1. How did you get your band name?
There was no great spark of inspiration to this band’s name. We didn’t feel inspired by some religious, literary, or poetic text; nor a piece of film; nor a piece of music. In fact, while thinking of a name, we literally came up with hundreds of names. We felt that we didn’t want the name to be tied to a singular idea or theme that would shape the music or reflect the music in such a specific way. Once you throw out that convention and the convention of being a “the” band, it gets blurry how to name a band. We wanted the name to be short rather than a long alliterative name. We came up with a long list and picked the ones we liked, and at the end of the day out of each member's list, Happy Noose was the only one that no one in the band hated for some reason. It is a nonsense name. The meaning behind it is solely in the eyes of the beholder. So if you think it has a negative connotation, you are projecting negative ideas; funny, funny ideas etc. It came up because I have a old milk carton that says “Hoppy Favorite Milk” in lassoed letters, but the “o” looks like an “a,” so I simply put Happy Noose down. That simple.
2. How did this band get started?
Ryan and I and another drummer named Skinny had been in a band called Aires and Graces, and after releasing a number of records and touring they decided to take a big change in direction and change the band name even. Huge change. Originally they were going to be called New Traditionals; they started writing the material and didn’t play any shows. Eventually Skinny dropped out and John joined; by that time the material was written and they settled on the name Happy Noose, began playing shows and recording records.
3. What bands are you influenced by?
This is a very generic but interesting question. Honestly, when writing Happy Noose isn’t really “influenced” by anyone per se. We are not trying to sound like anyone else, and do not write to try and fit into a particular mold. We write to get an emotion or idea across. That said, all three of us are huge music fans and that runs the gambit. We recently did a radio show and were asked to bring in some things that influenced us to play. And while we mean what we just said, here is a taste of what bands we played: Beat Happening, Buzzcocks, My Bloody Valentine, The Cure, New Order, The Saints, Husker Du, PIL, UK Subs, Wipers, Death in June.
4. If you could tour with any bands, past or present, who would they be and why?
Don’t really know. I would say a band that is in a similar enough mode as to not alienate the crowd, has a bigger draw than us, and are all upright and righteous dudes or ladies.
5. Best food to eat on tour?
Good food from local eateries; no big chains.
6. Why should people listen to your band?
The music is heartfelt. We are playing it for ourselves but hope that it speaks to others. It isn’t the same old BS that is out there. It is good.
7. If you could be any athlete, which athlete would you switch places with? Why?
Not that sports are inherently asinine or anything like that, but I am not an athlete and wouldn’t really know how to evaluate why I would switch with them. Money? No big deal. Fame? No big deal. It would have to be for a reason like being the top of your game, an ambassador of the sport. Or something like that. It makes the list very small. Zidane? He was great.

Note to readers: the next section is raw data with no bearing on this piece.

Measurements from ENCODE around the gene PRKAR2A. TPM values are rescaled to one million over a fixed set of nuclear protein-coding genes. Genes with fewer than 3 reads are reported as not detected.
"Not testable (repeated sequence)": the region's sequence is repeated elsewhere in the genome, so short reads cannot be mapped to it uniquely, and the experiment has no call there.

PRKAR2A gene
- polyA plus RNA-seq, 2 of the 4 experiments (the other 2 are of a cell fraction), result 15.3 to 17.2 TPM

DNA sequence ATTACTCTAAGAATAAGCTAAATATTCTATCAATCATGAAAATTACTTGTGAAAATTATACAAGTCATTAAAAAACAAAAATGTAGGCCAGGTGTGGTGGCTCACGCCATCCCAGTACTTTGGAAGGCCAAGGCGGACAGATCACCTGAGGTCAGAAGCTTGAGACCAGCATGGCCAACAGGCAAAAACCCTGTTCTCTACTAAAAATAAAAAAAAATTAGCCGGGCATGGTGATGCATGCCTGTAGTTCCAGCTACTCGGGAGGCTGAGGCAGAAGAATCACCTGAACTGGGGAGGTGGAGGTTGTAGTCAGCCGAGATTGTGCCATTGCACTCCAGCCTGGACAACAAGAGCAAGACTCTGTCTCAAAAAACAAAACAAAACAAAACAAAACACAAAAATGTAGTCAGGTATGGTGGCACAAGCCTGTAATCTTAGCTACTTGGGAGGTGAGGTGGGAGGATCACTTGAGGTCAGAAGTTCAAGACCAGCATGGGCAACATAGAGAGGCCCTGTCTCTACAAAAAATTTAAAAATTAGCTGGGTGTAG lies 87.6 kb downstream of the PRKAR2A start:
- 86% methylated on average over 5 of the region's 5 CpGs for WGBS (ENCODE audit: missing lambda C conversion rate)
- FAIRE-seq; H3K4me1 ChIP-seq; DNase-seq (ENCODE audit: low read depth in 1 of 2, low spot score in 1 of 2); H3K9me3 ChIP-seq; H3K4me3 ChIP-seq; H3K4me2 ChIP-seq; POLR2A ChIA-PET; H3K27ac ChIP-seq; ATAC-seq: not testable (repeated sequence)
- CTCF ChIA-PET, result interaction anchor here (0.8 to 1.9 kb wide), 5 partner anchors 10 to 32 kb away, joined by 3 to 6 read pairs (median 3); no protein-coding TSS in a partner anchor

8. If you won a Grammy, who would you thank?
Have you ever watched the Ramones Rock and Roll Hall of Fame Induction Ceremony where Dee Dee thanks himself and give himself a pat on the back? Yes, there are a lot of people who might have helped. But this band writes all of its own material, has main control in the recording, released the records on their own dollar. I mean the thanks you’s in the record would probably be the same as the Grammy really. Support is key in more ways than making the record, so really that means acknowledging that in a way that is more than who helped make the record, right?
9. If you could change something about the music industry, what would it be?
I don’t care about how it works today since we play by our own ideas and rules. We all came from a true DIY punk rock background. The one thing that is saddening is the death of physical product. It is an important component of an artistic statement. I would put focus on the collectors and fans for that venue. Access and accessibility is at a high (to some maybe too high), but that was the original fight. Now it is finding the balance between a flooded market and finding something for everybody.
10. Memorable tour experience?
This band will go on its first tour in June. But all of us have toured extensively with other bands. The thing about touring is that it is both very predictable and totally unpredictable at the same time. It is weird experience. But it is totally true.
11. What does AP.net mean to you?
12. What is your favorite song to play?
In this band? "Robbed."
13. What is your vacation spot of choice?
Hmmm. Don’t know. Always go somewhere different.
14. What music reminds you of your childhood?
The Ramones, Devo, The Germs, The Scorpions, Rush.
15. If you could have any super power, what would it be? Why?
Time travel. The possibilities are endless.
16. Any pre-show superstitions or rituals?
See what’s the scoop; set up and play.
17. What is something that most fans don't know about you?
Way too much. It is important to us to have, at some level, things that are “just for us.”
18. What is your assessment of the current state of radio? Do you think it's a place where your band could flourish?
Flourish on radio, no. But college and community radio while small is great.
19. What do you like to do in your spare time?
Play music, see live music, read, go to the cinema.
20. What kind of hidden talents do you have?
We’ll never tell.